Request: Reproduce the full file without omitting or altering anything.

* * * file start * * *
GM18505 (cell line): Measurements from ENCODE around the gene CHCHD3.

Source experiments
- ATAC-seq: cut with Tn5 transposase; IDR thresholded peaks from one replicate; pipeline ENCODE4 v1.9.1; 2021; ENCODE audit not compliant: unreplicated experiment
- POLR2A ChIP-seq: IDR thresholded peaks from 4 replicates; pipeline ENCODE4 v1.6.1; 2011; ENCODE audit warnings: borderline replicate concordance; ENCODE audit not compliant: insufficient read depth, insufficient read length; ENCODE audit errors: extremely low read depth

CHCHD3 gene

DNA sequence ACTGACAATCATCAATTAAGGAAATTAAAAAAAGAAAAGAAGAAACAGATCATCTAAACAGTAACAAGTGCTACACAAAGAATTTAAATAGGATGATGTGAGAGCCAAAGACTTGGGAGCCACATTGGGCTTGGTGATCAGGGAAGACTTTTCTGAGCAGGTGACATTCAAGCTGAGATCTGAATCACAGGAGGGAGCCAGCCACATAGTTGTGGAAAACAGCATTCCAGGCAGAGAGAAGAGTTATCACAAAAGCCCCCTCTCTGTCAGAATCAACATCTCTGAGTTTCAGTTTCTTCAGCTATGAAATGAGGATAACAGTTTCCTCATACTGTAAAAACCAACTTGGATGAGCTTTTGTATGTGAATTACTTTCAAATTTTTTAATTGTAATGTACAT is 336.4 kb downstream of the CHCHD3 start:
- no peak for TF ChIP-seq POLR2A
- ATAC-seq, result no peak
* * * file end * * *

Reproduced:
GM18505 (cell line): Measurements from ENCODE around the gene CHCHD3.

Source experiments
- ATAC-seq: cut with Tn5 transposase; IDR thresholded peaks from one replicate; pipeline ENCODE4 v1.9.1; 2021; ENCODE audit not compliant: unreplicated experiment
- POLR2A ChIP-seq: IDR thresholded peaks from 4 replicates; pipeline ENCODE4 v1.6.1; 2011; ENCODE audit warnings: borderline replicate concordance; ENCODE audit not compliant: insufficient read depth, insufficient read length; ENCODE audit errors: extremely low read depth

CHCHD3 gene

DNA sequence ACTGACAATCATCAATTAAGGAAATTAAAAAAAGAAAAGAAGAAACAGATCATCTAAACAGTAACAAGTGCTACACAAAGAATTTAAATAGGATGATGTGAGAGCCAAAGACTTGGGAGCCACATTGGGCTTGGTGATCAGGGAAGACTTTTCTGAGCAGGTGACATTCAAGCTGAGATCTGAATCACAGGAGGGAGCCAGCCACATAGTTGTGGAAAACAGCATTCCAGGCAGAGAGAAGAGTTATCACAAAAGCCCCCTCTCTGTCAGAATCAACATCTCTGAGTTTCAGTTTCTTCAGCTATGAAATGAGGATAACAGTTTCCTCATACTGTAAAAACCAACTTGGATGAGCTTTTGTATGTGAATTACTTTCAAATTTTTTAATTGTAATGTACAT is 336.4 kb downstream of the CHCHD3 start:
- no peak for TF ChIP-seq POLR2A
- ATAC-seq, result no peak